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New anti-hazing efforts revealed to FAMU student body

It’s a new beginning for many students and staff at Florida A&M University. Since former
president James Ammons announced his resignation July 11, 2012, FAMU’s Board of Trustees
has created opportunity for progressive change.

Interim President Larry Robinson was welcomed to the university at his convocation Friday,
Sept. 7. But the true purpose of the event was to introduce www.StopHazingAtFAMU.com, a
website whose name says it all.

In wake of the sudden death of the ‘Marching 100’ drum major Robert Champion last year
November, Robinson is continuing the work that Ammons has done to combat hazing among
the student body.

“Everyone on campus needs to be unified in the fight against hazing,” said FAMU Interim
President Larry Robinson. “We will continue to enact change, positively empower our
students and provide resources going forward to ensure that we provide a safer and healthier
environment for learning.”

Along with maintaining a safe, hazing-free environment, Robinson wants students to be able to
use the website as a liaison and put an end to hazing.

The revised anti-hazing policy on the website reminds students that hazing not only violates the
university’s regulations, but in the eyes of the state of Florida, hazing is punishable by criminal
prosecution.

In fact, students must now sign an anti-hazing pledge before registering for classes in the
Spring 2013 semester. All clubs/organizations and Greek letter organizations must attend
meetings and agree to sign the new anti-hazing policy as well.

Meanwhile at the convocation, many students left confused, including Ana Sims, a first year
business student. Ana said that due to the lack of communication among FAMU administration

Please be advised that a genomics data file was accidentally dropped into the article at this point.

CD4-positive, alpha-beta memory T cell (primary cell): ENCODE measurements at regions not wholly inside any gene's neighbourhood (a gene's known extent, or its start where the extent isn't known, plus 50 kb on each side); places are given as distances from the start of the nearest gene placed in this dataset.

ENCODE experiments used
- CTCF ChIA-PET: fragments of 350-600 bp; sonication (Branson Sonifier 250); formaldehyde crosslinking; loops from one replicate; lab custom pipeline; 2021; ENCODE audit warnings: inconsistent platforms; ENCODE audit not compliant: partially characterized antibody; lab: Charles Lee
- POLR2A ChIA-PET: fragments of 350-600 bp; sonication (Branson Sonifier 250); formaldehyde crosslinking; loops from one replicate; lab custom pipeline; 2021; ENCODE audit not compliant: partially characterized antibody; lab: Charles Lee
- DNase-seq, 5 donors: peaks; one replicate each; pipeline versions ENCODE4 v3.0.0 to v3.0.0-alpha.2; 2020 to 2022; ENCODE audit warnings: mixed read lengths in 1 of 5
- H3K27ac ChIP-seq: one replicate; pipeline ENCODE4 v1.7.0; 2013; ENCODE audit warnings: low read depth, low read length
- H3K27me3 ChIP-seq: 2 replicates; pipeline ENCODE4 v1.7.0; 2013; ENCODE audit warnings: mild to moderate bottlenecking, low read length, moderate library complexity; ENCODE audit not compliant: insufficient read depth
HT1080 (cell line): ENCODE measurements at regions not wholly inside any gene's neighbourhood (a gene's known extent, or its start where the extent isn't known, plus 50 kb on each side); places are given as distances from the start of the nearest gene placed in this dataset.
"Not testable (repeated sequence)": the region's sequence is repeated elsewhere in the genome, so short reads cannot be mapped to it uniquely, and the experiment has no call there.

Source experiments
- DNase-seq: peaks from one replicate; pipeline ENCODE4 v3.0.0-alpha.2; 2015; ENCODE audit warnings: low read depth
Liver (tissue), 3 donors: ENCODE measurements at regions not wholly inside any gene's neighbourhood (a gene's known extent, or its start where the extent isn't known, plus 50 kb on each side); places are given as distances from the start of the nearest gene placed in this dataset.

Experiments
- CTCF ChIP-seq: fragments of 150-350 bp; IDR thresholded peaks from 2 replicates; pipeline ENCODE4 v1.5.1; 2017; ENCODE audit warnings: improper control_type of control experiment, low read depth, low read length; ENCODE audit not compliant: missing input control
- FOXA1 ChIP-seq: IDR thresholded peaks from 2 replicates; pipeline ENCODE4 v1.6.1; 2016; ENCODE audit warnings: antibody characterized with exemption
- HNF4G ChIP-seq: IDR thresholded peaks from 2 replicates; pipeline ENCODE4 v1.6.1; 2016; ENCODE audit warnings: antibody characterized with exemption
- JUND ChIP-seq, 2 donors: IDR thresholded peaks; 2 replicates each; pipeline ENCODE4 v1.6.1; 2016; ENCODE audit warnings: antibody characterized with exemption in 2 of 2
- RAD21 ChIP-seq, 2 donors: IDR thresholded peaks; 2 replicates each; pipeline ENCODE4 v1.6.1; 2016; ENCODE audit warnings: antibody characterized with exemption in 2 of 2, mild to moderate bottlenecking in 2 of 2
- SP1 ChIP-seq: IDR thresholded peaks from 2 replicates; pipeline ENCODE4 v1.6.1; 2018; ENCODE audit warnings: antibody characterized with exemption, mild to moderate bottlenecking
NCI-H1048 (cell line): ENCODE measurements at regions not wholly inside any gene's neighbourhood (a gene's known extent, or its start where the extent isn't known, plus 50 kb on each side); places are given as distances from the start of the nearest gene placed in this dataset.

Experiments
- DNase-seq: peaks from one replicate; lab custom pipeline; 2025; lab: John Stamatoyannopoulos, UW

and the student body, she does not feel FAMU is making an adequate approach with the
website.

“It’s another tool, but is it really going to stop the students from doing it?, says Sims,” and what
happens if we don’t sign the pledge before the Spring semester? Are they really going to deny
students to be able to register for classes?”

FAMU has approximately 1,000 less students compared to the 2011-2012 academic year,
according to Robinson. Biology student Shar Donalds believes the dwindled student body has
something to do with the anti-hazing efforts.

“I feel the website will be effective, but I also know almost every organization hazes,” says
Donalds, “They [administration] need to hold the clubs and the Greek letter organizations more
accountable with the anti-hazing policy so students will feel free to pursue whatever.”

The website has a section entitled, ‘my PLEDGE’ which requires all to students to sign before
Spring semester. Only a few students have pledged, but this may be due to the lack of
promotion of the website and lack of communication to the students.

The website features subsections which define hazing, how to stop hazing, and also how to
report it to the university—along with several other anti-hazing resources which link to third party
entities.

“We encourage our students, faculty and staff to bookmark the website, visit it frequently and
utilize it if they are aware of any incidents of hazing,” said Robinson. “We want to help educate
the campus about what constitutes hazing and the destructive force it can be.”

FAMU plans on hiring on designated individual to the ‘Stop Hazing At FAMU’ website who will
also run the social media accounts. 60 applications have been received so far.

By Gionni Crawford

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